The 3rd year MFA students in Carrie Ann Baade’s ART5928C Professional Practice class were lucky enough to travel to NYC last week for an educational and inspirational adventure. The students worked together to develop the idea for this trip and Samantha Burns spearheaded the itinerary. As described by Adam Williams, “while we did visit all of the heavy hitting art landmarks (you’ve got to see the James Turrell at the Guggenheim and Le Corbusier at MoMA), as well as some plain old tourist destinations, the most memorable and this-trip-specific experiences took place in the slew of studio visits, artist talks, and discussions with art writers, arranged by Carrie and her friend, Samantha Levin.”
The students visited 18 artists, museums, collectives, and galleries during their five-day trip. In one day alone, the MFAs visited a couple of performance artists in their East Williamsburg space (anyaliftig.com, panoplylab.org), two painters in their Bushwick studios (jennymorganart.com, martinwittfooth.com), and the staff of Hyperallergic (a big time art blog) in their Williamsburg office. Later in the week, between outings to the museums, openings in Chelsea, and just having an all around good time, they visited an artist’s collective workspace in the Lower East Side (conartistnyc.com), a painter in his Fort Green studio and a painter/sculptor at his Lower East Side gallery (tedriederer.com, thelodgegallery.com). Additionally they visited the New York Book Arts Fair, ”the world’s premier event for artists’ books, catalogs, monographs, periodicals, and zines”, featuring around 300 booksellers (and about a million people), at the PS1 Contemporary Art Center (momaps1.org) in Long Island City, Queens.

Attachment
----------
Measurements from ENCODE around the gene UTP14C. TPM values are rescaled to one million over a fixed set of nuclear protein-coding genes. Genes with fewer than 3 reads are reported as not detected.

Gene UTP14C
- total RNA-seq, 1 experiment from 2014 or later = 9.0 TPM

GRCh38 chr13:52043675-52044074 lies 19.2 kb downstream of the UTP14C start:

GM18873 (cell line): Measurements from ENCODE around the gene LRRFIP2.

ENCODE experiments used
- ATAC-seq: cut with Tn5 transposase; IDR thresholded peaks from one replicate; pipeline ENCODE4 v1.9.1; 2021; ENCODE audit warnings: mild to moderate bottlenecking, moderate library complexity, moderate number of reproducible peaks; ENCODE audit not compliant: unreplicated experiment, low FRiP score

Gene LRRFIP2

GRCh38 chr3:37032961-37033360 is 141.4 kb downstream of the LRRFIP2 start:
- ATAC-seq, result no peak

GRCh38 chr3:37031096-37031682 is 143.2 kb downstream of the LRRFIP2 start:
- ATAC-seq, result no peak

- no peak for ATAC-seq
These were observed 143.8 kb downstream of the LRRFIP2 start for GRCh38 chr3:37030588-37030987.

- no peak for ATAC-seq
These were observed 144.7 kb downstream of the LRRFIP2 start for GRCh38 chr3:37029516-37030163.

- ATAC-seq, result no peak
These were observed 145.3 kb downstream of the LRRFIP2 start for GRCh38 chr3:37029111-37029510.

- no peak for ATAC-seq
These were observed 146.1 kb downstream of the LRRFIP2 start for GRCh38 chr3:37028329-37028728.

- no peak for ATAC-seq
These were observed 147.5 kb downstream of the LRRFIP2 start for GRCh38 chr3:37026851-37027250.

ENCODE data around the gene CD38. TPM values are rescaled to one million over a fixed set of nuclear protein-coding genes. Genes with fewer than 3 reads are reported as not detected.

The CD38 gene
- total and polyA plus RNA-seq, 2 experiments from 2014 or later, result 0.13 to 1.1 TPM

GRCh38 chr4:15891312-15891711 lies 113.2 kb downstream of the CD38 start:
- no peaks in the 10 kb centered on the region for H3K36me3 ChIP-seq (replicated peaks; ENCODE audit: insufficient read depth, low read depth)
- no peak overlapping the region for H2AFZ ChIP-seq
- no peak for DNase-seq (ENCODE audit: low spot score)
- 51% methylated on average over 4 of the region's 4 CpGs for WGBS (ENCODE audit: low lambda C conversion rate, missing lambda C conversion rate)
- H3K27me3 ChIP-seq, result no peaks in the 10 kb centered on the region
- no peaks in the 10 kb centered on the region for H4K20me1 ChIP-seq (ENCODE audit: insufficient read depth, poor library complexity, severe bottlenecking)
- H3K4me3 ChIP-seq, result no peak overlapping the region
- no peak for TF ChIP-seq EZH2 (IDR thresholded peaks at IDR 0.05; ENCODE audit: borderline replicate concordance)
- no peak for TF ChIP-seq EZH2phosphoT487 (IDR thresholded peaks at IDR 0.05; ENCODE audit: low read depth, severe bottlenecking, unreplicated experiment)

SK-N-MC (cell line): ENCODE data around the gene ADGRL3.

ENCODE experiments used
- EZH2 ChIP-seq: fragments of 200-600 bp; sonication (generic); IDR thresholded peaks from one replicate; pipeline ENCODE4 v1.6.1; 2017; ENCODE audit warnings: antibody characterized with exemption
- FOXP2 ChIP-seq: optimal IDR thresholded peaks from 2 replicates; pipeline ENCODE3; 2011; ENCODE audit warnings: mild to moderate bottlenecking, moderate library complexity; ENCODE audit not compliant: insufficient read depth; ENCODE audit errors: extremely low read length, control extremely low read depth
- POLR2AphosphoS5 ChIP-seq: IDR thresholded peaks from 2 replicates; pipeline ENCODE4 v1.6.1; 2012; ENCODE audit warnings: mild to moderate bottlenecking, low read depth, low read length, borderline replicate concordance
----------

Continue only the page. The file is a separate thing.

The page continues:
While on this trip, students had the opportunity to see how professionals in varying fields of art live, work, eat, sleep, struggle, and succeed. This trip established what it means to be an artist today and established the exciting realism of being an emerging artist in New York. One of the artists the MFAs spent time with was Christian Rex Van Minnen, who lives in a studio building that was once a candy-making factory. As Brad Blair recalled, “the graduate students followed him inside the old building. They walked up a dusty and narrow staircase, three stories high, until reaching Christian’s small studio space on the top floor. Once inside, his brightly colored paintings instantly contrasted the worn buildings environment. When Christian began speaking about his pieces, the students learned that he is a prolific oil painter whose work usually begins with the traditional portrait composition or still life set up. Christian then transforms the piece in to a decaying, fles hy, flora, fauna, mixture of pieces and parts that together create a juicy, colorful finished product.”
Adam Williams summarizes that “by the end of our week, I think most of us came to the conclusion that while living in New York and keeping up with an artistic practice will require a lot of work and dedication, it is totally doable and will provide invaluable opportunities that are uniquely available in what is still America’s art center.”